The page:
Plaintiff has proven that the Act captures within its overreaching grasp such activities as private correspondence betweenservicemembers and their family members and friends, and conversations between servicemembers about their daily off-duty activities. Plaintiff has proven that the Act prevents servicemembers from reporting violations of military ethical and conduct codes, even in outrageous instances, for fear of retaliatory discharge.


General Powell also rejected attempts to draw parallels between exclusion of homosexuals and historical exclusion of African-Americans, because "skin color is a benign nonbehavioral characteristic, while sexual orientation is perhaps the most profound of human behavioral characteristics."


Citing a Pentagon study, he ((Dr. Korb)) opined that for every person discharged after ten years of service, six new servicemembers would need to be recruited to recover the level of experience lost by that discharge.


LCR also produced evidence demonstrating that Defendants routinely delayed the discharge of servicemembers suspected of violating the Act's provisions until after they had completed their overseas deployments. In other words, if Defendants began an investigation of a servicemember suspected of violating the Act, the investigation would be suspended if the subject received deployment orders; not until he or she returned from combat – assuming this occurred, of course – would the investigation be completed and the servicemember discharged if found to have violated the Act.


This evidence, in particular, directly undermines any contention that the Act furthers the Government's purpose of military readiness, as it shows Defendants continue to deploy gay and lesbian members of the military into combat, waiting until they have returned before resolving the charges arising out of the suspected homosexual conduct. If the warrior's suspected violation of the Act created a threat to military readiness, to unit cohesion, or to any of the other important Government objectives, it follows that Defendants would not deploy him or her to combat before resolving the investigation. It defies logic that the purposes of the Act could be served by suspending the investigation during overseas deployments, only to discharge servicemember upon his or her return to a non-combat station.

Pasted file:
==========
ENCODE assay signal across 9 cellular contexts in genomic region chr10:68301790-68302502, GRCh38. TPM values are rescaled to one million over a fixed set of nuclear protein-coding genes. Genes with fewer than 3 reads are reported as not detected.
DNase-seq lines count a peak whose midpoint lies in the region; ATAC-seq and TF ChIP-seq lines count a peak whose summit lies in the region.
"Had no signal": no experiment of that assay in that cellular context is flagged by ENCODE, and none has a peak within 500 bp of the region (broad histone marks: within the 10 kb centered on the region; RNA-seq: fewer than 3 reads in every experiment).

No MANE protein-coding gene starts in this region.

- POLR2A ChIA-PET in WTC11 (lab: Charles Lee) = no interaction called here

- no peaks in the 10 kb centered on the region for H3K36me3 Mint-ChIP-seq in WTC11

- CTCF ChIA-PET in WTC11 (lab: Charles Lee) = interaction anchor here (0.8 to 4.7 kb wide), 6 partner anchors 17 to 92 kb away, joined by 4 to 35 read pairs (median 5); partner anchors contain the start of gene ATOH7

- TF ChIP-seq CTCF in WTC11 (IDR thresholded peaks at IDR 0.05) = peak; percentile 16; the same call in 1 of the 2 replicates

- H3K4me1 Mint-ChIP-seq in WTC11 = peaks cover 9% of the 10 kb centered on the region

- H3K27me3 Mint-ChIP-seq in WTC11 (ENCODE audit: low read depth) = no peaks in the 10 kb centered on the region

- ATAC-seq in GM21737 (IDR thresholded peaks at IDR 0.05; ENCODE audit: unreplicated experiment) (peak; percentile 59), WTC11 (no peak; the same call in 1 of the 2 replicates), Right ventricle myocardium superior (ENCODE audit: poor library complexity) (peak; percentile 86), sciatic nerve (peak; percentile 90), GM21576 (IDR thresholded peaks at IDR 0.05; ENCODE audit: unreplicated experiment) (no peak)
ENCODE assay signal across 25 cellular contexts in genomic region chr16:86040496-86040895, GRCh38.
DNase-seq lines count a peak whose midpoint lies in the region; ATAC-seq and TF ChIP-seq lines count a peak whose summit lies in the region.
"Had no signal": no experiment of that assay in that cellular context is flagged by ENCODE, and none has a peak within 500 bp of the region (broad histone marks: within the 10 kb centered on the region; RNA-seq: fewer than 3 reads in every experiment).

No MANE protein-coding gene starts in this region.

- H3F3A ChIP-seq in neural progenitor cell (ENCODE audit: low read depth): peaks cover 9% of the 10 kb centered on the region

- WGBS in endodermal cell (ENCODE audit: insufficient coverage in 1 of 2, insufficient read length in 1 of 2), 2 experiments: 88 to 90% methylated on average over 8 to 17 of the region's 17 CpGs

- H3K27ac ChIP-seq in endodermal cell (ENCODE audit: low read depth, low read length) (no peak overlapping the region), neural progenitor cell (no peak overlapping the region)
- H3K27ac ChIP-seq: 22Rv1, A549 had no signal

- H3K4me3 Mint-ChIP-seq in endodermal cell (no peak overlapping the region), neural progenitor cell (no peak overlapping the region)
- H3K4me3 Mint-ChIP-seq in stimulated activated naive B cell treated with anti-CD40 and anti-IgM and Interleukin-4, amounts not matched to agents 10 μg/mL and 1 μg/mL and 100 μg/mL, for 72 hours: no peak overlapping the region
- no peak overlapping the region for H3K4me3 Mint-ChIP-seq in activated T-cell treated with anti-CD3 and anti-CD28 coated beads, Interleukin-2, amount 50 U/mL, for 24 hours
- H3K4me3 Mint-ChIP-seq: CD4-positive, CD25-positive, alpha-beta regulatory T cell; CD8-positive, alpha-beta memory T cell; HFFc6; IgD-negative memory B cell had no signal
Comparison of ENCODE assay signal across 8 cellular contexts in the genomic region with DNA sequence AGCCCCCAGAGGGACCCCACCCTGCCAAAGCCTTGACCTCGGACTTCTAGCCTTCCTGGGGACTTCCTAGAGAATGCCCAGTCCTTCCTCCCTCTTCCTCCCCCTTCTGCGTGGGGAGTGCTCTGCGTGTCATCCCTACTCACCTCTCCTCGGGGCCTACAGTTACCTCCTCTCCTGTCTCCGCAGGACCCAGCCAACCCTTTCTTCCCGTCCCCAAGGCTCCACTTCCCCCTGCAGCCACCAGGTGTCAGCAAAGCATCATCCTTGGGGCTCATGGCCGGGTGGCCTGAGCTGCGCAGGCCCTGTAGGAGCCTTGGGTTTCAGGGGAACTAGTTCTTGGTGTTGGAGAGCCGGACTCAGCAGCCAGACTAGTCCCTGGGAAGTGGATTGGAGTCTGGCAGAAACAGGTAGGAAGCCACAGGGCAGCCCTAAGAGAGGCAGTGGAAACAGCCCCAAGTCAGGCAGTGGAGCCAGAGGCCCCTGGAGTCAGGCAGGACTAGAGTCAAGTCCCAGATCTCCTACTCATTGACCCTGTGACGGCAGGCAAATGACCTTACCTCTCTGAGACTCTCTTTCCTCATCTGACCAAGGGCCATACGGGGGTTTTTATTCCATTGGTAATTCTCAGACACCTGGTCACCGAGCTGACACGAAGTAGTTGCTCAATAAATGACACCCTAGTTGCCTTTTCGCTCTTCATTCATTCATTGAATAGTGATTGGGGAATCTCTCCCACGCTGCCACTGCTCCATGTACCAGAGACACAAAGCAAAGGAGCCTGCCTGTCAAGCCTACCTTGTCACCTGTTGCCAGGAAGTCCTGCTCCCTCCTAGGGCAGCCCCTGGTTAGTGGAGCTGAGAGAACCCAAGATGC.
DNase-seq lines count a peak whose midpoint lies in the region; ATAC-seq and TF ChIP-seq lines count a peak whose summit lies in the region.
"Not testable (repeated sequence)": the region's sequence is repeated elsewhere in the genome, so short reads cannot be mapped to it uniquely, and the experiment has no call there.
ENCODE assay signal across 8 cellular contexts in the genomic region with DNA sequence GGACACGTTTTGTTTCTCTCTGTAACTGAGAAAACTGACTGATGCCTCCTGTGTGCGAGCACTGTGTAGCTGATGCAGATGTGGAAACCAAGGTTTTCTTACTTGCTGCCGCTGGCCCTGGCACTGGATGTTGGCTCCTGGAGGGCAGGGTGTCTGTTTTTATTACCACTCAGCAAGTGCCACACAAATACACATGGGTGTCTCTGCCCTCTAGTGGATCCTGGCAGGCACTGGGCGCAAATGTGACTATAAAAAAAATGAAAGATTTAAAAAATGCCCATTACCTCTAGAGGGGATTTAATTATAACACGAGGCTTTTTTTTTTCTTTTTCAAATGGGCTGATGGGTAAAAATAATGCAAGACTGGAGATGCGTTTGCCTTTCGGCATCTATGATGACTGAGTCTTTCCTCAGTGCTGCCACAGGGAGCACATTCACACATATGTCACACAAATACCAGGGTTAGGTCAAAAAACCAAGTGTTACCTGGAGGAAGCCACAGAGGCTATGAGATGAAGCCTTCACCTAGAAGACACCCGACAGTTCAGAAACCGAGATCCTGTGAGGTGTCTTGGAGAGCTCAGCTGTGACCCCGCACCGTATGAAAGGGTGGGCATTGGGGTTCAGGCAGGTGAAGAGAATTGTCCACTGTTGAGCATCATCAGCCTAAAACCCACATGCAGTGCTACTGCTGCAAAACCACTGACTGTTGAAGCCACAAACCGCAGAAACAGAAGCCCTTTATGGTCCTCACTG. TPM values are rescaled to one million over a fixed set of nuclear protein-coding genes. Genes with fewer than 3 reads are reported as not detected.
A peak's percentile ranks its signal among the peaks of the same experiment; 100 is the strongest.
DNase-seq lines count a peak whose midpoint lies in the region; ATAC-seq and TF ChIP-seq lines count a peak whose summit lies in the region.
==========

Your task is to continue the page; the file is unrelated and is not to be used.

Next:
Taken as a whole, the evidence introduced at trial shows that the effect of the Act has been, not to advance the Government's interests of military readiness and unit cohesion, much less to do so significantly, but to harm that interest.


The Don't Ask, Don't Tell Act infringes the fundamental rights of United States servicemembers in many ways, some described above. The Act denies homosexuals serving in the Armed Forces the right to enjoy "intimate conduct" in their personal relationships. The Act denies them the right to speak about their loved ones while serving their country in uniform; it punishes them with discharge for writing a personal letter, in a foreign language, to a person of the same sex with whom they shared an intimate relationship before entering military service; it discharges them for including information in a personal communication from which an unauthorized reader might discern their homosexuality.

In order to justify the encroachment on these rights, Defendants faced the burden at trial of showing the Don't Ask, Don't Tell Act was necessary to significantly further the Government's important interests in military readiness and unit cohesion. Defendants failed to meet that burden. Thus, Plaintiff, on behalf of its members, is entitled to judgment in its favor on the first claim in its First Amended Complaint for violation of the substantive due process rights guaranteed under the Fifth Amendment.

© Kos Media, LLC

September 9th, 2010, 11:46 PM
Judge Rejects Military Policy Toward Gays

NY TIMES (http://www.nytimes.com/2010/09/10/us/10gays.html?hp)
September 9, 2010

The “don’t ask, don’t tell (http://topics.nytimes.com/top/reference/timestopics/subjects/d/dont_ask_dont_tell/index.html?inline=nyt-classifier)” policy toward gay members of the military is unconstitutional, a federal judge in California ruled Thursday.